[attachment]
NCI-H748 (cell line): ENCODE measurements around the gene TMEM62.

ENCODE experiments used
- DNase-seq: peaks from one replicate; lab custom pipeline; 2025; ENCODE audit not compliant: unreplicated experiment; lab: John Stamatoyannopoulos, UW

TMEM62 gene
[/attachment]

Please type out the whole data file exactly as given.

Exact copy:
NCI-H748 (cell line): ENCODE measurements around the gene TMEM62.

ENCODE experiments used
- DNase-seq: peaks from one replicate; lab custom pipeline; 2025; ENCODE audit not compliant: unreplicated experiment; lab: John Stamatoyannopoulos, UW

TMEM62 gene